This is the story of Lucio Battisti, a story of pure “luce”.



Lucio Battisti’s art is a rainbow that magically appears over the sky of mid-60s Italy, painting colours over a Nation hungry for a new musical language capable of incorporating the international sensibility to the Italian melodies. By the end of the decade, Lucio becomes so popular that every Italian knows who he is and, most importantly, knows his music by heart. Songs like Un’Avventura or Acqua azzurra, acqua chiara not only are the nation’s favourites, but become the soundtrack of those roaring years. Teenagers are singing his songs by the bonfires on the beaches, adults whistle his catchy melodies on the cars, the tv channels are dying to have him on air. He is the most famous musician in Italy.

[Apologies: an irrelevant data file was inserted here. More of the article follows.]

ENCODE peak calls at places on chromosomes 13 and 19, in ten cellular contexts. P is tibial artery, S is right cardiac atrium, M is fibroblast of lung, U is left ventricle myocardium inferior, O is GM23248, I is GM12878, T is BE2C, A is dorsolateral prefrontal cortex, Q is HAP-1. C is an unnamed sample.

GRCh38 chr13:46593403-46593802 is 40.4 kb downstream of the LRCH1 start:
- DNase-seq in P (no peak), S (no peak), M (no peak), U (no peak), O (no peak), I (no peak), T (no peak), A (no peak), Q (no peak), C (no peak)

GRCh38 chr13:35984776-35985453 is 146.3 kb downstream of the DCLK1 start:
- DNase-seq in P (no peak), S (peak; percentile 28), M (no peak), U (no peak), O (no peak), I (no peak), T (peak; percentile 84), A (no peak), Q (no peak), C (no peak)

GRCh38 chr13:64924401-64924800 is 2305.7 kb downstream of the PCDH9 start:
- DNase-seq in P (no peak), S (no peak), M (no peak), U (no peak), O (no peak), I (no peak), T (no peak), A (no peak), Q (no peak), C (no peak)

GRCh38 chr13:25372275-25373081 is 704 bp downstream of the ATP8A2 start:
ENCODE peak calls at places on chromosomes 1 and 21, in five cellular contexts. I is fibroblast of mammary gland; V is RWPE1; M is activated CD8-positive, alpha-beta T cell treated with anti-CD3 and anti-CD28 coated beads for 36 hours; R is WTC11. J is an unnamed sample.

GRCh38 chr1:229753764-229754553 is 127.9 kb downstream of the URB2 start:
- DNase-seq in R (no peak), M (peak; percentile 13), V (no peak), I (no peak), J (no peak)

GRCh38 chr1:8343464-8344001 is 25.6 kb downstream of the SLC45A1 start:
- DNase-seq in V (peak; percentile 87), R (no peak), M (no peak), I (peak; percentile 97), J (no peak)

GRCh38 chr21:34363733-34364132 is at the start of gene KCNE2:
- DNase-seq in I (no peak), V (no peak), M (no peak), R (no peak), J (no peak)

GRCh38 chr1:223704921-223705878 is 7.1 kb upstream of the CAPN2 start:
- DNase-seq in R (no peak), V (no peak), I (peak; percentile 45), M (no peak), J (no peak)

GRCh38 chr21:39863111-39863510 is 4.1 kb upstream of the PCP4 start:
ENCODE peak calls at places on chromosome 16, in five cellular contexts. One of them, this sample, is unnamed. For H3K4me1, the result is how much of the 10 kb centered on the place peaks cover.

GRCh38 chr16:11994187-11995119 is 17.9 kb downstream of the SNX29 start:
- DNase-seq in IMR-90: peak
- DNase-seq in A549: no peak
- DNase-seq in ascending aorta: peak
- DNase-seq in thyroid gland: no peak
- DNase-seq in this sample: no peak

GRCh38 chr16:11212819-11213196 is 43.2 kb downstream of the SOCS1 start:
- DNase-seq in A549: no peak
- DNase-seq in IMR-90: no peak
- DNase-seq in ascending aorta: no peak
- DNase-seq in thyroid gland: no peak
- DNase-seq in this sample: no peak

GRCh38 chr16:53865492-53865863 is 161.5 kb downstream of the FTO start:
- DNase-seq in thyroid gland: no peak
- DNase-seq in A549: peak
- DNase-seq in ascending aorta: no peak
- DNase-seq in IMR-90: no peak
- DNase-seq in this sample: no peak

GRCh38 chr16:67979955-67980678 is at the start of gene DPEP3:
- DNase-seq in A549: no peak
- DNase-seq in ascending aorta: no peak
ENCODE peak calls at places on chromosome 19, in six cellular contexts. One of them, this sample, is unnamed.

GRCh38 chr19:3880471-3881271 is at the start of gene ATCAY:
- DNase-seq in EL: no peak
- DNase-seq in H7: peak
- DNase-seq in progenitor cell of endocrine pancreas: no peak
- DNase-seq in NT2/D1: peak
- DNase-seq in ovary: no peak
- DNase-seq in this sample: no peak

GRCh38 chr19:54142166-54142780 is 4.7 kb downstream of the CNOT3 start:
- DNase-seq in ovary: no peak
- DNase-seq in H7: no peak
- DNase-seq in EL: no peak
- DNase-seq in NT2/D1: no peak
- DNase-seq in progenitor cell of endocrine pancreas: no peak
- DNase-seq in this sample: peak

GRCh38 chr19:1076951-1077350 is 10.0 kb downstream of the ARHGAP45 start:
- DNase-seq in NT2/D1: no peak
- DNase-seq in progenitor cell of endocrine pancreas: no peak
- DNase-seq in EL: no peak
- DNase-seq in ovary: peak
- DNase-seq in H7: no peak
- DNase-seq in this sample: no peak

Before that, though, Lucio’s story starts like many other stories: with a shy man and a guitar. Born in 1943 in Poggio Bustone, a village near the city of Rieti, in the Lazio region, Lucio moves with his family to Rome at the age of seven. The life of the Eternal City does not bother him much, since he only breathes music. After purchasing a guitar, and done with his studies, Lucio commences playing in a few bands, dirtying his hands with the Neapolitan group “I Mattatori”, then with the Roman band “I Satiri” and lastly with the renowned group “I Campioni”. The friendship with the last band drags him to 60s Milan, the cultural hub of the time. There, thanks to some useful connections, he meets lyricist Giulio Rapetti, whose nome de plume was “Mogol”. The duo forms the most proficuous collaboration in the music history of Italy, writing compelling, ultra-modern melodies, with smart, witty lyrics. Similarly to what the Beatles did in the UK, the Battisti-Mogol duo unhinged the rules of pop music in Italy, writing modern music. Songs like the sensual rock and roll of Il Tempo di Morire, or the intricate, yet pop, composition of 29 Settembre, proved the talent of Lucio, while lyrics by Mogol were engaging and were talking about everyday life.